Pain Medicine joins the Oxford University Press journals program
Oxford University Press (OUP) is pleased to announce its partnership with the American Academy of Pain Medicine, the Spine Intervention Society, and the Faculty of Pain Medicine of the Australian and New Zealand College of Anaesthetists, to exclusively publish Pain Medicine. The first issue published with OUP is now available online and can be accessed freely at painmedicine.oxfordjournals.org for a limited time.
Pain Medicine is a multi-disciplinary journal dedicated to pain clinicians, educators and researchers with an interest in pain from various medical specialties such as pain medicine, anaesthesiology, family practice, internal medicine, interventional pain, interventional spine, neurology, neurological surgery, orthopaedic spine surgery, psychiatry, rheumatology, and rehabilitation medicine as well as related health disciplines such as psychology, neuroscience, nursing, nurse practitioner, and physical therapy.
This scholarly, indexed publication reflects the rapid growth in pain science and practice, as well as the field's need for policy, ethical, and forensic commentary on pain, its management and its impact on society. Readers benefit from both cutting-edge original clinical and translational research and scientific reviews.
Alison Denby, Editorial Director of OUP USA, commented, "We are thrilled to begin our partnership with the American Academy of Pain Medicine, the Spine Intervention Society, and the Faculty of Pain Medicine of the Australian and New Zealand College of Anaesthetists to commence publication of Pain Medicine. The scope of the journal perfectly complements our medical journals list and we are very excited to work alongside the highly respected Editorial Board to promote the journal to an international audience of those working in pain medicine and the many clinical areas that touch it."
Editor in Chief, Rollin M. Gallagher, MD, MPH noted, "Pain research and care are at a critical tipping point. The recent global recognition that pain is the most disabling health condition for all developed countries and for many developing countries, and the related suffering of hundreds of millions of people, must now galvanize a societal response. We must promote basic, translational and clinical pain research to find new treatments. We must also promote a societal commitment to assuring that people with pain have access to the effective and safe use of the evidence-based treatments that are available today. Success requires an informed population, effectively educated clinicians, and policies that assure access to good care. The Editorial Board of Pain Medicine, representing its sponsoring societies and the field, eagerly partners with Oxford's sophisticated publishing team to address these challenges. We will continue to present and discuss new pain science. We will also build on Oxford's expert use of innovative communications technology and social media to further develop our role as an active forum for discussing pain policy and the public health."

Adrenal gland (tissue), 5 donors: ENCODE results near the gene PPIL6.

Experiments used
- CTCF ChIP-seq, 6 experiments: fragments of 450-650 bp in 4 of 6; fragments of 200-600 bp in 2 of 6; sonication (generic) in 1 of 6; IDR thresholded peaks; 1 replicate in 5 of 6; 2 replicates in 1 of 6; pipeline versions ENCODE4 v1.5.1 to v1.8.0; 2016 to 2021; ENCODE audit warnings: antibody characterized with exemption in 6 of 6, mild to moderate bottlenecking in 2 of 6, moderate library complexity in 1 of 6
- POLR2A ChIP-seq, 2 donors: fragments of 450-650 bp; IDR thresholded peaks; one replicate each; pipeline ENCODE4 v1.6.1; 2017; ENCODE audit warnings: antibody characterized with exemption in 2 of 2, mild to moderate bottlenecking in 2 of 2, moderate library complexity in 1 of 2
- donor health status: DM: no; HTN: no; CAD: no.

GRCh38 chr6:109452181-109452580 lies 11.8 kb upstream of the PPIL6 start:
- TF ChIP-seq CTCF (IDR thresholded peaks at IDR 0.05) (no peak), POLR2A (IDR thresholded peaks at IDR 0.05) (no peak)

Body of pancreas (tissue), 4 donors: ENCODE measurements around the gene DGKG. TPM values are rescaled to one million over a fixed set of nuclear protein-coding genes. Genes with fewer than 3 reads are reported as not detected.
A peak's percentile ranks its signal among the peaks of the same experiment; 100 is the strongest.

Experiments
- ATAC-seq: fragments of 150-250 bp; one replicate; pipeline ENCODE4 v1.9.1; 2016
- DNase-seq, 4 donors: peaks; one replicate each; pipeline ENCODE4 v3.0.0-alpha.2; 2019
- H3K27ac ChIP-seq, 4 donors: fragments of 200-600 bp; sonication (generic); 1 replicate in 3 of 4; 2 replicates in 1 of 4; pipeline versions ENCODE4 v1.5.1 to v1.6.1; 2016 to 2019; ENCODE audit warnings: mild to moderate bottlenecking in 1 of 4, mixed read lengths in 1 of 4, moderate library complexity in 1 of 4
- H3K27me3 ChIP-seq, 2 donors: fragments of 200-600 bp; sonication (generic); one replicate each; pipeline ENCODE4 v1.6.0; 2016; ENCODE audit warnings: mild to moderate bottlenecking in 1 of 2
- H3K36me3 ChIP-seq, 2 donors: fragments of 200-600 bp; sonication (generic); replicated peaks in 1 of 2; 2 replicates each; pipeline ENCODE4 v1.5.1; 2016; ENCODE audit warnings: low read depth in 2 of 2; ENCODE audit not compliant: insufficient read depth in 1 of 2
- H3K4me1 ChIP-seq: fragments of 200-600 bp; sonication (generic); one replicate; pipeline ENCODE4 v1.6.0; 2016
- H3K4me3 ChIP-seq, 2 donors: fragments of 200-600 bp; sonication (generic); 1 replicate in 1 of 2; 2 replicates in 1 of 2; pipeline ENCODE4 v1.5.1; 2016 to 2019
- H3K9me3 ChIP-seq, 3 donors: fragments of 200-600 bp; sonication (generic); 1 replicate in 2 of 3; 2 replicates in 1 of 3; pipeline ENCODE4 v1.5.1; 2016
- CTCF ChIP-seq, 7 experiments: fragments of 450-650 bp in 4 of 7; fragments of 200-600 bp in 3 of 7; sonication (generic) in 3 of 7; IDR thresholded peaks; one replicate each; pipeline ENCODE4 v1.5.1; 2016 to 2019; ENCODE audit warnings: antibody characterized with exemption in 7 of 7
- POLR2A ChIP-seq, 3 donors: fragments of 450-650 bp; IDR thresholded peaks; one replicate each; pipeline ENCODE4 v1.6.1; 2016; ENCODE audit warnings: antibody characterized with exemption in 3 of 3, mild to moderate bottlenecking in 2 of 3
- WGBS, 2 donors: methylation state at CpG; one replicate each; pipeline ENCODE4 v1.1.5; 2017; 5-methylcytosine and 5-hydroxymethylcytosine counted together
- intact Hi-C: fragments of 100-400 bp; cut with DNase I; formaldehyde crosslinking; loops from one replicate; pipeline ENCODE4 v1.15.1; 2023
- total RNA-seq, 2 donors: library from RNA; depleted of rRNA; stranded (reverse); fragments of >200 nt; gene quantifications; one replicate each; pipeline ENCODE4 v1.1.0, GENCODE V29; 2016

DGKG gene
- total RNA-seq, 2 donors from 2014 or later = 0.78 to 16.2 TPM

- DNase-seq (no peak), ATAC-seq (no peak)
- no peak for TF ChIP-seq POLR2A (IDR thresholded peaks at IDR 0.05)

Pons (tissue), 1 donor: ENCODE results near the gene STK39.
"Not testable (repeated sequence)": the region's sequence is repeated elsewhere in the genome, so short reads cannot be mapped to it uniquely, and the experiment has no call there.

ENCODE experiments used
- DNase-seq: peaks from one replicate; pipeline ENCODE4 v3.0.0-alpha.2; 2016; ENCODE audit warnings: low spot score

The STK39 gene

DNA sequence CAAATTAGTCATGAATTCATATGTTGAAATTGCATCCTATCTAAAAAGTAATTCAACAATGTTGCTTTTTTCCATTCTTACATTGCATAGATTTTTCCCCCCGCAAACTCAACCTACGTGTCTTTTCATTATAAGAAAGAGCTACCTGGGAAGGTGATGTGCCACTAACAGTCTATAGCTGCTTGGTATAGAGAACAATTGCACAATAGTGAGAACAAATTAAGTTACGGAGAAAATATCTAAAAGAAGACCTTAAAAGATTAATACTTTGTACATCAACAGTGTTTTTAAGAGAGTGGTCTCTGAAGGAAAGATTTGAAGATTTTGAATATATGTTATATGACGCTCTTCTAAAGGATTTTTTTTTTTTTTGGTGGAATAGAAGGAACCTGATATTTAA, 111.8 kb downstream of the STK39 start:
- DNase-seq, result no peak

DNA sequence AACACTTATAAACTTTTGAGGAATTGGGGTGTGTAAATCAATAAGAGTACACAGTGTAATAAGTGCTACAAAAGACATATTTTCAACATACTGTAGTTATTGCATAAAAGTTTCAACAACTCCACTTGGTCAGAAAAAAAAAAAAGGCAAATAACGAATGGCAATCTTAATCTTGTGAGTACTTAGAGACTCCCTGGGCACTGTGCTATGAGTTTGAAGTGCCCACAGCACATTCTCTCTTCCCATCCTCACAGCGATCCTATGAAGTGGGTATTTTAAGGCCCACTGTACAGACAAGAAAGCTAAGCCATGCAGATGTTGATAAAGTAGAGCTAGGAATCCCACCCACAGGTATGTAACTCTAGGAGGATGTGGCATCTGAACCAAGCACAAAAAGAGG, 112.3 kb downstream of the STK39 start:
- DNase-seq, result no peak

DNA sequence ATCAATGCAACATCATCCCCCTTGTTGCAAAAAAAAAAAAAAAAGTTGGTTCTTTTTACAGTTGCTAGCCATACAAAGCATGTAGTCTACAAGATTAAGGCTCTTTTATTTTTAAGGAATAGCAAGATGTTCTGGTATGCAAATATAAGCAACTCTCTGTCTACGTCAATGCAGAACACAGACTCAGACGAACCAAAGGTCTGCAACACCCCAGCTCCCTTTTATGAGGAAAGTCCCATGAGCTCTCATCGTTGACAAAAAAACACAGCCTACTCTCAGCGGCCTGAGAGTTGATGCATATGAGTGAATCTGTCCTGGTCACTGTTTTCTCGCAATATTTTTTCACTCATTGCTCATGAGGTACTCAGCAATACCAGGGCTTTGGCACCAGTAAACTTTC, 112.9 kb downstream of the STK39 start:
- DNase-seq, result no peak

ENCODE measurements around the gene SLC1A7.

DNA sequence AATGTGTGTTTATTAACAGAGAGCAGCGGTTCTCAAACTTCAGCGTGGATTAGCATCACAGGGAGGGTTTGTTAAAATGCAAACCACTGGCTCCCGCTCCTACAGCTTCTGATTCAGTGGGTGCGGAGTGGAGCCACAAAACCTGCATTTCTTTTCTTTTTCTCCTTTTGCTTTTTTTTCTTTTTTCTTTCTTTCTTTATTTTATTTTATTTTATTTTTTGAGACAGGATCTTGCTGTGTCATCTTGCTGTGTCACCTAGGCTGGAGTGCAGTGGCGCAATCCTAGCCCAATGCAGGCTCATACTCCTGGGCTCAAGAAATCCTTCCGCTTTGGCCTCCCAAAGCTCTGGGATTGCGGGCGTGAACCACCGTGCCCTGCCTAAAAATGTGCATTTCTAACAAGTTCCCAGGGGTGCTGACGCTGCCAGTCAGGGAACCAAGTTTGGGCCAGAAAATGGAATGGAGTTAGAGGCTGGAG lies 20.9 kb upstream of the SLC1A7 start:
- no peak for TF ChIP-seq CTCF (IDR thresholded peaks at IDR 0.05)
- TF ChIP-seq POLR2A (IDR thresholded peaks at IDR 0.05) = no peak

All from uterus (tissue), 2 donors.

For more information about the journal, including subscriptions, article submission guidelines, and how to register for free content alerting services, please visit: painmedicine.oxfordjournals.org.
Oxford Journals is a division of Oxford University Press. We publish well over 300 academic and research journals covering a broad range of subject areas, two-thirds of which are published in collaboration with learned societies and other international organizations. We have been publishing journals for more than a century, and as part of the world's oldest and largest university press, have more than 500 years of publishing expertise behind us.
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